The relationship of intellective and demographic variables to the academic performance and persistence of technical college students

Date of Completion

January 1988


Education, Community College|Education, Technology of|Education, Vocational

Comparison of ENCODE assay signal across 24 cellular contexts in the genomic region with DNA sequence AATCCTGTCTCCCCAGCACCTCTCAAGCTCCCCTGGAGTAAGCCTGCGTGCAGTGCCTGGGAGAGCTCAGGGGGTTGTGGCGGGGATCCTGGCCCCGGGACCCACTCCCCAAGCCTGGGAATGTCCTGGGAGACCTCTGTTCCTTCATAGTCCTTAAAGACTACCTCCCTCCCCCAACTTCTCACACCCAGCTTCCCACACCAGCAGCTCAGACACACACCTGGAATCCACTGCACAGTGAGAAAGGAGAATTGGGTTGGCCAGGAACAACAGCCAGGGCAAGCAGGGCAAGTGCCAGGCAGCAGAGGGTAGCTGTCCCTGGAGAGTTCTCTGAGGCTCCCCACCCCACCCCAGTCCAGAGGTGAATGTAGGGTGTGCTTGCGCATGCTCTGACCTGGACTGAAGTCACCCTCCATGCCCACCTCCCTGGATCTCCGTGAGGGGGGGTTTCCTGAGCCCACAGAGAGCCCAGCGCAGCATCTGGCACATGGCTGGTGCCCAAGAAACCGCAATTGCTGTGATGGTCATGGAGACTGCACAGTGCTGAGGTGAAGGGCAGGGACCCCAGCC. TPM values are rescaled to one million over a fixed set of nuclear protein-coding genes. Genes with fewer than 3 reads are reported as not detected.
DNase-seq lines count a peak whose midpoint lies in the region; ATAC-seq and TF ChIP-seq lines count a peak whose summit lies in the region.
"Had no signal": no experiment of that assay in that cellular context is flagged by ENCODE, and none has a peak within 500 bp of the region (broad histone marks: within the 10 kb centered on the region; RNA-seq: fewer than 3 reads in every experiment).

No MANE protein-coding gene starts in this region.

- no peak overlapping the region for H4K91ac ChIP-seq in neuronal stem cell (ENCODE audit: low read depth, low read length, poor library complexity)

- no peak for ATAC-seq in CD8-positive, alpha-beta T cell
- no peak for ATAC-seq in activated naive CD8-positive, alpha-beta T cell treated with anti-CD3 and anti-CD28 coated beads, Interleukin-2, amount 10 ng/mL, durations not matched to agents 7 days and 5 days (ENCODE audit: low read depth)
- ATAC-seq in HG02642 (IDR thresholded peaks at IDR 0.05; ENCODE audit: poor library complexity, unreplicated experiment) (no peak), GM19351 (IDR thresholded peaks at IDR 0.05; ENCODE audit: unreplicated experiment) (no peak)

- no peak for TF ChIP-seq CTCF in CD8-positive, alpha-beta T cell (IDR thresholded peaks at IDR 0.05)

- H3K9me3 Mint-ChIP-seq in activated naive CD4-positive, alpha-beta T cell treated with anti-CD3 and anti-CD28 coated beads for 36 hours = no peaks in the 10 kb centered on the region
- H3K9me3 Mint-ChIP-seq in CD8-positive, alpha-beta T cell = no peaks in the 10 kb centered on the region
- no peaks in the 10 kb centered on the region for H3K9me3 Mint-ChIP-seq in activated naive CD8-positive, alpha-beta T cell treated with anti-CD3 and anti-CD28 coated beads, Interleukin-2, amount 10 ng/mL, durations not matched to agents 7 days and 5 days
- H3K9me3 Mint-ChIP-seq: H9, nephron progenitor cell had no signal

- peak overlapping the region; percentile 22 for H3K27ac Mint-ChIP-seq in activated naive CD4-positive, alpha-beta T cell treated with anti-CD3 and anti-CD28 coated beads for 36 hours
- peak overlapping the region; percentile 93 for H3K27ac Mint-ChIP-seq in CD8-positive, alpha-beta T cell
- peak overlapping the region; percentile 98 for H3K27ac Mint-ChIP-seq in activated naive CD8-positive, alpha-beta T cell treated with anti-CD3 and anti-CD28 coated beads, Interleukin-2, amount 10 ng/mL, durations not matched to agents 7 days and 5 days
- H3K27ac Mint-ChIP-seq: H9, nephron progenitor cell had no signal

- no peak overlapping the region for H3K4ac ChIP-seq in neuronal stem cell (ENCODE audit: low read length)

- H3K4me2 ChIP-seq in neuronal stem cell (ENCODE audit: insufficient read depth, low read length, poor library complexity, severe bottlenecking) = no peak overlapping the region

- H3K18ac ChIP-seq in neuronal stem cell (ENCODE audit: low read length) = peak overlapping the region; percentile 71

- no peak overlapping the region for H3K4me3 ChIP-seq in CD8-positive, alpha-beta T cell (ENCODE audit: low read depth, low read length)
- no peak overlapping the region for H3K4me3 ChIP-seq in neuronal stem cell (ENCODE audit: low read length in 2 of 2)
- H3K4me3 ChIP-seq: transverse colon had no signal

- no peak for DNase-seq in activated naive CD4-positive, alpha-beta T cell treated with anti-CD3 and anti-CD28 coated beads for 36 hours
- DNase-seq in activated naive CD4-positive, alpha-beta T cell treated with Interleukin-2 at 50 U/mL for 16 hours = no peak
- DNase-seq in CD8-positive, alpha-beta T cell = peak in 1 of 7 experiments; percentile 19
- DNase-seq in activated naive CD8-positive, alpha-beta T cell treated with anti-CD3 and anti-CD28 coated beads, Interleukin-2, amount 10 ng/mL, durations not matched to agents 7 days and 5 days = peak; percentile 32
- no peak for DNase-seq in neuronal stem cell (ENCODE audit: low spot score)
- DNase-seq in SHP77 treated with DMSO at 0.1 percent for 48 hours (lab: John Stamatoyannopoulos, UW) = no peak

The purpose of this study was twofold: (1) to explore the relationship of the combination of high school rank, Scholastic Aptitude Test scores, high school units and grades in mathematics and science, technical college program of study, and gender to the first quarter grade point averages of a sample of engineering technology students enrolled in a two-year technical college, and (2) to study the relationship of these variables and the first quarter grade average to group membership defined as persister, academic dropout, or voluntary dropout.^ The study sample consisted of 325 students who entered two-year engineering technology programs in the fall of 1983, 1984, or 1985. Hierarchical multiple regression was the statistical technique used to examine the relationship of the independent variables to first quarter grade average. The high school rank and SAT mathematics score explained 26.4 percent of the variance in the first quarter grade average. The engineering technology program in which the subject enrolled explained an additional 3.2 percent of the variance. The remaining variables failed to add significantly to the explanation of first quarter grades.^ Forty two percent of the sample dropped out of college within two years from the time of initial enrollment. Of these, 73 percent were considered academic dropouts with a grade average less than 2.0. Multiple discriminant function analysis was used to study the relationship of the variables to group membership. The Wilks' lambda test indicated the academic dropouts, voluntary dropouts, and persisters differed statistically based on the combination of variables being studied. Two discriminant functions resulted. The dominant variable for the first function was first quarter grade average. This function explained 57 percent of the variance in discriminant scores. The second function, comprised mainly of technical program of study, explained 5 percent. The discriminant analysis resulted in the correct classification of 79.4 percent of the cases. The greatest separation in the groups occurred between the academic dropouts and the other two groups. The ability of the variables to distinguish between persisters and voluntary dropouts was limited.^ Recommendations for increasing the academic integration of technical college students and thereby improving retention resulted from the study. ^